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Wednesday, 13 February 2013 21:06

The Internet of Things...to come


Global telecoms vendors are enthusiastically talking up the benefits that will flow a future where almost everything - inanimate and animate objects alike - has embedded communications functionality, but curiously this scenario does not feature prominently in the Australian mobile industry's latest bid to sell the benefits of mobile to the wider community.

You might have noticed that Cisco has recently jumped on the Internet-of-Things bandwagon. Marie Hatter, vice president, marketing in Cisco Enterprise Segment Marketing, told us in a blog posting last month that "The Internet of Everything Has Begun." And in typical Cisco fashion the company has set up a snazzy web site to convey this message.

It's a montage of photographs behind each of which lurks a message on what the Internet of Everything will bring. A tree links to: "When we connect billions of sensors around the globe on trees, at sea, in the air and in space, they will talk to one another and to us through our intelligent networks. And as we study and share this massive amount of data, we will start to understand and address climate change."
(I think climate change is well enough understood and all that stops us addressing it is the will to do so, but I digress).

On this particular concept Cisco is in catch up mode. Since at least 2009 by my reckoning Ericsson has been promoting its vision of a world that, by 2020, will have 50 billion connected devices and it has been fleshing out this vision with a number of predictive publications.

For example in a white paper produced in mid 2012, "Goodbye to the industrial age" it envisaged a future, enabled by a myriad of communicating devices, where the sale of goods has largely been supplanted by the sale of functions underpinned by monitored hardware. Instead of buying a dishwasher you buy a crockery-cleaning function with guaranteed SLAs enabled by a dishwasher owned and constantly monitored by the function provider.

The present technology of machine-to-machine (M2M) communications represents the humble beginnings of this future age, so it is somewhat surprising that it has not featured more prominently in the Australian mobile industry's latest attempt to sell politicians, investors and the wider community on the benefits and importance of mobile communications.


The Australian Mobile Telecommunications Industry (AMTA) has just released a report commissioned from Deloitte Access Economics "Mobile Nation: The economic and social impacts of mobile technology" that AMTA says "highlights the vital role played by mobile telecommunications in lifting Australia's productivity [and] performance." It estimates a boost of nearly $12 billion to the economy from current developments by 2025.

One of its key findings is given as: "Mobile technology is moving from a device for individuals to a platform underpinning all business ICT and the structure of the industry is being transformed from a simple supply chain to an emerging ecosystem of mobile technologies that are transforming the economy."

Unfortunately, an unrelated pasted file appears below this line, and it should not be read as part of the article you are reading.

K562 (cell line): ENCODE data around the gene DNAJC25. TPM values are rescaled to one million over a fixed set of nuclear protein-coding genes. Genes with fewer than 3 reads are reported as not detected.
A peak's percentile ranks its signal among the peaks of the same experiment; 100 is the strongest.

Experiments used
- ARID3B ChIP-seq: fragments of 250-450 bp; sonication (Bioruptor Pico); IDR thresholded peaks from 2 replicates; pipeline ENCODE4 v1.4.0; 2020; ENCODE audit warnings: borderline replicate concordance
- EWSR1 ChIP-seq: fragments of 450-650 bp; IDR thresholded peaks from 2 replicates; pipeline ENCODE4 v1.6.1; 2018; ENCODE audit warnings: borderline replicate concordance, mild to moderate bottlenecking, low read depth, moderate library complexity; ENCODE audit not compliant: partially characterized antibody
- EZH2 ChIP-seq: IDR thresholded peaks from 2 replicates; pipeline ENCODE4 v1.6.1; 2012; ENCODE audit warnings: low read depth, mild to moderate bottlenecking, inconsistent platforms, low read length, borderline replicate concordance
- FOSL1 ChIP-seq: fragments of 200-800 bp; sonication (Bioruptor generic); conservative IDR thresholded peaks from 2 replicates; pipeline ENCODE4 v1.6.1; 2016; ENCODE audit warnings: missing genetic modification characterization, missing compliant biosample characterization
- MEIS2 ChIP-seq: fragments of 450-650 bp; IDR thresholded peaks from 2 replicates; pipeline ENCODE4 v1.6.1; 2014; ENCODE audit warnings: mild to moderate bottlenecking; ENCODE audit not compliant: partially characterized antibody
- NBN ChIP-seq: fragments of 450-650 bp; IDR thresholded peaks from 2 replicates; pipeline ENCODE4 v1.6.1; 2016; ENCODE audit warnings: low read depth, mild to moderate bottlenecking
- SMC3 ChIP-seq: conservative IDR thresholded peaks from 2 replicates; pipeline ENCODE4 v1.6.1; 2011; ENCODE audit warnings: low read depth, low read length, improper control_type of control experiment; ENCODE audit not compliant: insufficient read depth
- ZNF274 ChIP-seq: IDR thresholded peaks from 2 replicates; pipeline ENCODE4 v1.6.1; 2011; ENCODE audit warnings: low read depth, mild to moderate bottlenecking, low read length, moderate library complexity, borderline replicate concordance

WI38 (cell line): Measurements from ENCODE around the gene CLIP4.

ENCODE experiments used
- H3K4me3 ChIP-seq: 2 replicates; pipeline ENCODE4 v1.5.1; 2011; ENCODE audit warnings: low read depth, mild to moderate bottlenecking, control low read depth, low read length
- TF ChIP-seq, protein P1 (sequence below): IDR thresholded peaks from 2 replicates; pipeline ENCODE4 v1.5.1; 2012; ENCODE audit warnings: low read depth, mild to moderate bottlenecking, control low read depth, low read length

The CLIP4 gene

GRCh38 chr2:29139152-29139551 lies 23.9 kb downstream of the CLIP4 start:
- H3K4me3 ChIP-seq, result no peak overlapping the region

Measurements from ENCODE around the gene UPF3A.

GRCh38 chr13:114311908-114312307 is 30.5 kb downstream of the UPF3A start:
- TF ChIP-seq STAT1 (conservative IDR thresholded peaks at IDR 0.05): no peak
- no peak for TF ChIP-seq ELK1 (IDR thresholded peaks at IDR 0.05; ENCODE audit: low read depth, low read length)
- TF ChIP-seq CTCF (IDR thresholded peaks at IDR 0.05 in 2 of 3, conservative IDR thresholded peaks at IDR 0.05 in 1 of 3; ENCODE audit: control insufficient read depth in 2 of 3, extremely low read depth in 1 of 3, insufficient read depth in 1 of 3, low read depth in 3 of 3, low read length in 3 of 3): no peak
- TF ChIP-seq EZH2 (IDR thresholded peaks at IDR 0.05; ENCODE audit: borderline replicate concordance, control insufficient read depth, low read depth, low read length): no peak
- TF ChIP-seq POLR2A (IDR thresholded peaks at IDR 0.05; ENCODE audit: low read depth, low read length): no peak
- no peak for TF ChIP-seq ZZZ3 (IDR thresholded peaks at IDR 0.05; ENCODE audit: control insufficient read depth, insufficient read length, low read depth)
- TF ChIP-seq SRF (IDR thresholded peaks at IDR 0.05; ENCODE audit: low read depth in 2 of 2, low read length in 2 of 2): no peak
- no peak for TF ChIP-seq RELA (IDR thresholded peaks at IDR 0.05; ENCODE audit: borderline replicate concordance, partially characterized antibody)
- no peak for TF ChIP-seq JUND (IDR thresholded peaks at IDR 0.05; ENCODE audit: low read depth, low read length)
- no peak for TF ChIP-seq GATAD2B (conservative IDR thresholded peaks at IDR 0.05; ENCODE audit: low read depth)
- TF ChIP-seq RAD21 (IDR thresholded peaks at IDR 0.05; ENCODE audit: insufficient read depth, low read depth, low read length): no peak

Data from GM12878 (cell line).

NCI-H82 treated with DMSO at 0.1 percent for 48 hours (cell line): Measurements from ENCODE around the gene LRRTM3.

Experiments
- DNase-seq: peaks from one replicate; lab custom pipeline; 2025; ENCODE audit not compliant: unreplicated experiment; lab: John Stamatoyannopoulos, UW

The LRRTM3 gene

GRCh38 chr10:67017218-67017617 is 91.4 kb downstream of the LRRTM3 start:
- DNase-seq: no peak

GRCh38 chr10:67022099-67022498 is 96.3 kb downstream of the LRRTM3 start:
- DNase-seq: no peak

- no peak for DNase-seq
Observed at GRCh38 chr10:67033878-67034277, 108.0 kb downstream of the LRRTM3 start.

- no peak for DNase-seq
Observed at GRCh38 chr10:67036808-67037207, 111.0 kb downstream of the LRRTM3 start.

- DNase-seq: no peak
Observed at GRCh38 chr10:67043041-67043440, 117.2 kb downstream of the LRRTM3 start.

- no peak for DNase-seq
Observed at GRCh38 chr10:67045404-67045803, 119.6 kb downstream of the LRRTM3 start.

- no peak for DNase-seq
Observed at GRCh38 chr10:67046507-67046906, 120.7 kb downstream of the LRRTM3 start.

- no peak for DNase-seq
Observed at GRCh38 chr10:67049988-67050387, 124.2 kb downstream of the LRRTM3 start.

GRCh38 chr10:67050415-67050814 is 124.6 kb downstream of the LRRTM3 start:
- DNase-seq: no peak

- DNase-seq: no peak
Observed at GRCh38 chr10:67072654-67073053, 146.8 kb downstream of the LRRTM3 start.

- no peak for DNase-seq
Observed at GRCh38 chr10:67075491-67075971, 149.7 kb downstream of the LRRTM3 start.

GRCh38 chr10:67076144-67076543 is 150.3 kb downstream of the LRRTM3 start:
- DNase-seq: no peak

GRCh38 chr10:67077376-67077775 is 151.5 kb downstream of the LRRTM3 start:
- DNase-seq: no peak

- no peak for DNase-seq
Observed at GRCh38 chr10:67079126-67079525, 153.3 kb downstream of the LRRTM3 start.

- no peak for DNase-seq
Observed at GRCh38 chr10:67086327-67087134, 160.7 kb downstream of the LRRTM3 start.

However, the economic gains envisaged seem largely to flow from mobile communications devices used by people. Its approach to M2M is very low key.

The report notes that M2M "has the potential to benefit many industries, including health, transport and logistics, and education, driving productivity, labour savings and operational efficiency improvements in these sectors...to increase productivity, avoid unnecessary investments and maintenance costs, and dramatically transform capital-intensive sectors of the economy like mining and utilities," but it does not explore this potential at all or make any attempt to quantify its contribution to that $12b benefit to the economy by 2025.

Certainly that contribution is presently very modest. Telstra revealed in its just released half-year results that M2M contributed just $44m to mobile revenues of $3.4b and that it had 888,000 M2M devices on its network out of total of 14.4 million. M2M devices numbers were up 20 percent on the same period last year and revenues up 10 percent.

Either Telstra has failed spectacularly to grab a decent share of a burgeoning M2M market or its predictions a couple of years ago were wildly optimistic. In September 2010 its director of wireless business applications, Mike Cihra, said: "We want to have the lead role in machine to machine over the next couple of years. We see this opportunity as being very significant financially. Right now in Australia is it worth about $300m and we expect that to go north of $1b over the next four years."

A year ago, market research company Telsyte issued a fairly bullish forecast for M2M of three million new M2M SIMs connected to mobile networks in Australia by the end of June 2015. Telsyte research director, Foad Fadaghi, said: "More than one-third of Australian businesses not currently using M2M applications are considering them, creating a huge opportunity for carriers, developers and value-added partners who can educate buyers and provide innovate approaches to service delivery."

Maybe it's time for AMTA to give the M2M market a kick along by commissioning another study that focuses specifically on M2M: its potential applications and its predicted benefits to the economy as a whole. Certainly if some of the more far-sighted scenarios being developed by the likes of Ericsson are explored and translated into a local context there should be plenty of ideas to fire the imagination.

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